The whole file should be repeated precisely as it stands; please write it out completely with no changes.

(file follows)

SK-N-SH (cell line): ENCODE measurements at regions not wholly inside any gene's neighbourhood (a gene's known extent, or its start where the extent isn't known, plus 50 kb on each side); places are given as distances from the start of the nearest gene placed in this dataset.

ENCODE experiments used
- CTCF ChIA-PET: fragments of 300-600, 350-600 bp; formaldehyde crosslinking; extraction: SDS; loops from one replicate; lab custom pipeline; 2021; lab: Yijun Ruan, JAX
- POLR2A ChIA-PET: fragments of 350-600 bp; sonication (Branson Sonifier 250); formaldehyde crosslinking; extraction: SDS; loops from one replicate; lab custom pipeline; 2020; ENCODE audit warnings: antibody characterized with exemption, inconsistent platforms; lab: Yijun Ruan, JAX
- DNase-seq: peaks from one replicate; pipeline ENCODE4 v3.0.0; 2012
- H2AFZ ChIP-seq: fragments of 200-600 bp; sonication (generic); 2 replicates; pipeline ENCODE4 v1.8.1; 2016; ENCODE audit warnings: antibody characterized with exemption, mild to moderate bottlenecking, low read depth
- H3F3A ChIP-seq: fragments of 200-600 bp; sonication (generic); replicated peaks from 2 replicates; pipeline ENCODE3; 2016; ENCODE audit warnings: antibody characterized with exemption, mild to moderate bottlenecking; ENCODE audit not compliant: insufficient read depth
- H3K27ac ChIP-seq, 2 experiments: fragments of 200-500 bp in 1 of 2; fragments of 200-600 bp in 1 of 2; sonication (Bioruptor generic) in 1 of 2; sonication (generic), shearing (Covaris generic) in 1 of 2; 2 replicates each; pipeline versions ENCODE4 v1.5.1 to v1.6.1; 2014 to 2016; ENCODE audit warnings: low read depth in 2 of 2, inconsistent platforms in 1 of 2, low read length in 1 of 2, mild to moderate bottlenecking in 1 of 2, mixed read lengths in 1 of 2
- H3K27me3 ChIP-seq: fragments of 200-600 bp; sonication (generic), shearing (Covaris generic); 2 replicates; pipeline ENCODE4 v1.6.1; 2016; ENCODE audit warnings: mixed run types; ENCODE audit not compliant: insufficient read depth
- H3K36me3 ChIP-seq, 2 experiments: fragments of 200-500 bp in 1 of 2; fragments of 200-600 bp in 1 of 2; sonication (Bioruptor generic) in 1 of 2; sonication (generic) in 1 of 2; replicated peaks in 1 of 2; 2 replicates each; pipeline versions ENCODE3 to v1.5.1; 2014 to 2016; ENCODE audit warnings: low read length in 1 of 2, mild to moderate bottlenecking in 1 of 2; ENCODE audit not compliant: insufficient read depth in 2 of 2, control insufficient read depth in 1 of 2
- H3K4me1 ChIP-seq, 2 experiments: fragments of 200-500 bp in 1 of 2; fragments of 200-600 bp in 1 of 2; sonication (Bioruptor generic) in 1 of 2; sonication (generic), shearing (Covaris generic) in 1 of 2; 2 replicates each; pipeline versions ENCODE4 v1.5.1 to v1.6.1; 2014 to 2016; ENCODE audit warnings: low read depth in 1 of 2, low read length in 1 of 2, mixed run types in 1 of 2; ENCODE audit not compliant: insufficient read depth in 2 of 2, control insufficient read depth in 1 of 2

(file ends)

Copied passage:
SK-N-SH (cell line): ENCODE measurements at regions not wholly inside any gene's neighbourhood (a gene's known extent, or its start where the extent isn't known, plus 50 kb on each side); places are given as distances from the start of the nearest gene placed in this dataset.

ENCODE experiments used
- CTCF ChIA-PET: fragments of 300-600, 350-600 bp; formaldehyde crosslinking; extraction: SDS; loops from one replicate; lab custom pipeline; 2021; lab: Yijun Ruan, JAX
- POLR2A ChIA-PET: fragments of 350-600 bp; sonication (Branson Sonifier 250); formaldehyde crosslinking; extraction: SDS; loops from one replicate; lab custom pipeline; 2020; ENCODE audit warnings: antibody characterized with exemption, inconsistent platforms; lab: Yijun Ruan, JAX
- DNase-seq: peaks from one replicate; pipeline ENCODE4 v3.0.0; 2012
- H2AFZ ChIP-seq: fragments of 200-600 bp; sonication (generic); 2 replicates; pipeline ENCODE4 v1.8.1; 2016; ENCODE audit warnings: antibody characterized with exemption, mild to moderate bottlenecking, low read depth
- H3F3A ChIP-seq: fragments of 200-600 bp; sonication (generic); replicated peaks from 2 replicates; pipeline ENCODE3; 2016; ENCODE audit warnings: antibody characterized with exemption, mild to moderate bottlenecking; ENCODE audit not compliant: insufficient read depth
- H3K27ac ChIP-seq, 2 experiments: fragments of 200-500 bp in 1 of 2; fragments of 200-600 bp in 1 of 2; sonication (Bioruptor generic) in 1 of 2; sonication (generic), shearing (Covaris generic) in 1 of 2; 2 replicates each; pipeline versions ENCODE4 v1.5.1 to v1.6.1; 2014 to 2016; ENCODE audit warnings: low read depth in 2 of 2, inconsistent platforms in 1 of 2, low read length in 1 of 2, mild to moderate bottlenecking in 1 of 2, mixed read lengths in 1 of 2
- H3K27me3 ChIP-seq: fragments of 200-600 bp; sonication (generic), shearing (Covaris generic); 2 replicates; pipeline ENCODE4 v1.6.1; 2016; ENCODE audit warnings: mixed run types; ENCODE audit not compliant: insufficient read depth
- H3K36me3 ChIP-seq, 2 experiments: fragments of 200-500 bp in 1 of 2; fragments of 200-600 bp in 1 of 2; sonication (Bioruptor generic) in 1 of 2; sonication (generic) in 1 of 2; replicated peaks in 1 of 2; 2 replicates each; pipeline versions ENCODE3 to v1.5.1; 2014 to 2016; ENCODE audit warnings: low read length in 1 of 2, mild to moderate bottlenecking in 1 of 2; ENCODE audit not compliant: insufficient read depth in 2 of 2, control insufficient read depth in 1 of 2
- H3K4me1 ChIP-seq, 2 experiments: fragments of 200-500 bp in 1 of 2; fragments of 200-600 bp in 1 of 2; sonication (Bioruptor generic) in 1 of 2; sonication (generic), shearing (Covaris generic) in 1 of 2; 2 replicates each; pipeline versions ENCODE4 v1.5.1 to v1.6.1; 2014 to 2016; ENCODE audit warnings: low read depth in 1 of 2, low read length in 1 of 2, mixed run types in 1 of 2; ENCODE audit not compliant: insufficient read depth in 2 of 2, control insufficient read depth in 1 of 2